The problem was presented to the students with an accompanying representation of a grid (Powell, 2003, p. 4) on a single (fourth) quadrant of a coordinate grid of squares with the “taxi stand” located at (0,0) and the three “pick-up” points at A(1,-4), B(4,-3) and C(5,-5), implying that movement could only occur horizontally or vertically toward a point. The problem states that:A taxi driver is given a specific territory of a town. All trips originate at the taxi stand. One very slow night, the driver is dispatched only three times; each time, she picks up passengers at one of the intersections indicated on the map. To pass the time, she considers all the possible routes she could have taken to each pick-up point and wonders if she could have chosen a shorter route. What is the shortest route from the taxi stand to each point? How do you know it is the shortest? Is there more than one shortest route to each point? If not, why not? If so, how many? Justify your answers.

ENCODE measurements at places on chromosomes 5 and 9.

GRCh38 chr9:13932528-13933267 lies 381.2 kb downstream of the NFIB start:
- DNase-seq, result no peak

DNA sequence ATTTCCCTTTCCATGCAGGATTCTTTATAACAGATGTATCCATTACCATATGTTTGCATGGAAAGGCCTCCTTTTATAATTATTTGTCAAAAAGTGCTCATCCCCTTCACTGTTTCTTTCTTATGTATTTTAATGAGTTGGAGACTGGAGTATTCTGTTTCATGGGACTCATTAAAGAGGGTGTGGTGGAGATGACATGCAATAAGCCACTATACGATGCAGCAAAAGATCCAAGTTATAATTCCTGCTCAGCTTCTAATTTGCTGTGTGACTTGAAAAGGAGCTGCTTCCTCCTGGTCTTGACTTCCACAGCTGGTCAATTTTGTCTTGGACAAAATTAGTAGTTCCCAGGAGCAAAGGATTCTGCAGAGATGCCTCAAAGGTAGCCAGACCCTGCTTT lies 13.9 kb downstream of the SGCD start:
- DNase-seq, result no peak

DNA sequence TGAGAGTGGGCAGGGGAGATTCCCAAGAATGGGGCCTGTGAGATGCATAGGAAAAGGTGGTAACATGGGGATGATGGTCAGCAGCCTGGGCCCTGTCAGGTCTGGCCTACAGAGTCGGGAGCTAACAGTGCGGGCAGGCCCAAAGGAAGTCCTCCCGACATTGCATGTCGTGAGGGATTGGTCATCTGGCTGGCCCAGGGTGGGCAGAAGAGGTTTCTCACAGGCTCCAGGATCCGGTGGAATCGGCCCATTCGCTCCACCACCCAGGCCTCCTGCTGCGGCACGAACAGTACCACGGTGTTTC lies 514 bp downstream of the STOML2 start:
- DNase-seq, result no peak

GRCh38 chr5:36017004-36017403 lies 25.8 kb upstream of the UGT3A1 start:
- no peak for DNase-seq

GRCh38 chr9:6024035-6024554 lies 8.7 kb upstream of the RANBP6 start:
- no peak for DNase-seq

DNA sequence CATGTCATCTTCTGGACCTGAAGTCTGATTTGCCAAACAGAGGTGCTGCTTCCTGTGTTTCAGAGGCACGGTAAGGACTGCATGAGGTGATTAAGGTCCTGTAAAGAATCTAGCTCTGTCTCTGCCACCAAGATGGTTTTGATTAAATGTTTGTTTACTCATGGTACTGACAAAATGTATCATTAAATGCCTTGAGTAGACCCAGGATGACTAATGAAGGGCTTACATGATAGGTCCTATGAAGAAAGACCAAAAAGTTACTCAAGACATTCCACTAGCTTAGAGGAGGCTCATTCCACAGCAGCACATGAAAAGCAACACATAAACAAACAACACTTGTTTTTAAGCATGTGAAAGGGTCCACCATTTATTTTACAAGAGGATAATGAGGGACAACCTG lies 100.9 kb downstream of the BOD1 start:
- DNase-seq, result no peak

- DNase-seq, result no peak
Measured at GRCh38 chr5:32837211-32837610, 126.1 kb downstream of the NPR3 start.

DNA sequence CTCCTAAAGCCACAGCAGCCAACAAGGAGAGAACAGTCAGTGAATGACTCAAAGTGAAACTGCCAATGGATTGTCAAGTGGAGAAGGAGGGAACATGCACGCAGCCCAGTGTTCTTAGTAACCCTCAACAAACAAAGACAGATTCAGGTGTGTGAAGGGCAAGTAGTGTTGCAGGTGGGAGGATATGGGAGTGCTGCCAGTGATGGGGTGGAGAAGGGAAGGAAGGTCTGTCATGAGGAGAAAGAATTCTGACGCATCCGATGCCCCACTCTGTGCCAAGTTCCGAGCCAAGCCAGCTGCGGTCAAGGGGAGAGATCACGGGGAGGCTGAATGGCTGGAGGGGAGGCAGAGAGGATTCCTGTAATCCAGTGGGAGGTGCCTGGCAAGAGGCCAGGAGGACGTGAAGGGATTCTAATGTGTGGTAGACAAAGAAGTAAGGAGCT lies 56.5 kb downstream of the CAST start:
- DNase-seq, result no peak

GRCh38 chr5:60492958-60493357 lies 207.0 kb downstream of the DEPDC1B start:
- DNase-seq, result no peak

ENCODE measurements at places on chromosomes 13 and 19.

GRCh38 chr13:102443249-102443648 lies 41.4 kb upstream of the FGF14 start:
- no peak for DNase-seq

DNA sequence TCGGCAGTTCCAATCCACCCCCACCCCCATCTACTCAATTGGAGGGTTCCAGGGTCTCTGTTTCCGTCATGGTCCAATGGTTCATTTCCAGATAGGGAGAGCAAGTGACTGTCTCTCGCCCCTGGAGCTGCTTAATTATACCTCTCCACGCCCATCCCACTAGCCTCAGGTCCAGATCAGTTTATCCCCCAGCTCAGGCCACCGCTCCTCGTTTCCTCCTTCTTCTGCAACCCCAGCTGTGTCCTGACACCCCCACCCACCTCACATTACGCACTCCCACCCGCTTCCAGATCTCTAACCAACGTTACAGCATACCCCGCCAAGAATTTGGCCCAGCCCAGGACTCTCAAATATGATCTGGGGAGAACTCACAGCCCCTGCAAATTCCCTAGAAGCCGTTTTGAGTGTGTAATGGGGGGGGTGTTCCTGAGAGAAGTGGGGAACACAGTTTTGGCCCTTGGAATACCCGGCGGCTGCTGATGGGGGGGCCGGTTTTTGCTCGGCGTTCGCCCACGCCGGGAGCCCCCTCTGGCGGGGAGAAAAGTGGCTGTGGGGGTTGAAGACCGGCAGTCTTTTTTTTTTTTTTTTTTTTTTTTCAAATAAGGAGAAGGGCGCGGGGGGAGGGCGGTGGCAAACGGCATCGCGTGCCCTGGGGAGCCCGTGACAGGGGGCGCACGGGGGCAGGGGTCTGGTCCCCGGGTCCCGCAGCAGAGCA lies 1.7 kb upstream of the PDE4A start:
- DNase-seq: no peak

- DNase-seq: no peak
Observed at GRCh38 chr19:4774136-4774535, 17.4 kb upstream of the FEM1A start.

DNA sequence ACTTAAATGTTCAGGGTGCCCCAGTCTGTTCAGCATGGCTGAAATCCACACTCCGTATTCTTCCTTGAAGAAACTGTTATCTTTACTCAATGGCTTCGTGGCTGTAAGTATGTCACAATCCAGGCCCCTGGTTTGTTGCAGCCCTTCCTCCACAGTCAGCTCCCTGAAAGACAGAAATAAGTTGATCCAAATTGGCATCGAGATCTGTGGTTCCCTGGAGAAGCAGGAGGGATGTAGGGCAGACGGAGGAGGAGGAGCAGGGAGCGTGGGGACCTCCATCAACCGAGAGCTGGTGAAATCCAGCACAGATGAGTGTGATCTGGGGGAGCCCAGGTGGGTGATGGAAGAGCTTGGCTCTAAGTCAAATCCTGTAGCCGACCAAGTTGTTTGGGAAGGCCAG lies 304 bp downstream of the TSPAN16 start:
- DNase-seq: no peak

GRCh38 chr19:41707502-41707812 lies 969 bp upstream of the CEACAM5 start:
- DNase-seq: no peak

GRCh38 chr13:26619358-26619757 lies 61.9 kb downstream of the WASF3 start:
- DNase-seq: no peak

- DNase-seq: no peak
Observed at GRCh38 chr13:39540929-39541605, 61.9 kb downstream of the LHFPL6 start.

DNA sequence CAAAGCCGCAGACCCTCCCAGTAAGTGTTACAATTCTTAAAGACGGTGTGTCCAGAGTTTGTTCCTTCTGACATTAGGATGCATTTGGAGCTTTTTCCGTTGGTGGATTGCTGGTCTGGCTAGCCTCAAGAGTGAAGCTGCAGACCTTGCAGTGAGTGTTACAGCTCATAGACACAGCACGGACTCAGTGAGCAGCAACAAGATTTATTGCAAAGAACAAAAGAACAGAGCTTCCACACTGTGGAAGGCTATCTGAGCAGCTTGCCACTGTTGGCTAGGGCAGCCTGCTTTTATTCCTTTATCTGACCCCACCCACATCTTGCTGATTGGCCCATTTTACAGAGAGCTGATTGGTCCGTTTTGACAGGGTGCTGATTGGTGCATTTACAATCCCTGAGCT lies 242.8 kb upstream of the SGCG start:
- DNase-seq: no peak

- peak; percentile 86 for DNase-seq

Citation:

Fendel, D., & Resek, D. (1990). Foundations of higher mathematics: Exploration and proof. Reading, MA: Addison-Wesley Publishing Company.

Greer, B., & Harel, G. (1998). The role of isomorphisms in mathematical cognition. Journal of Mathematics Behavior.

Maher, C, Powell, A & Uptegrove, E. (Eds). (2010). Combinatorics and Reasoning; Representing, Justifying and Building Isomorphisms. New York.

Powell, A. (2003). “So let’s prove it!”: Emergent and elaborated mathematical ideas and reasoning in the discourse and inscriptions of learners engaged in a combinatorial task. Unpublished doctoral dissertation, Rutgers University, NJ.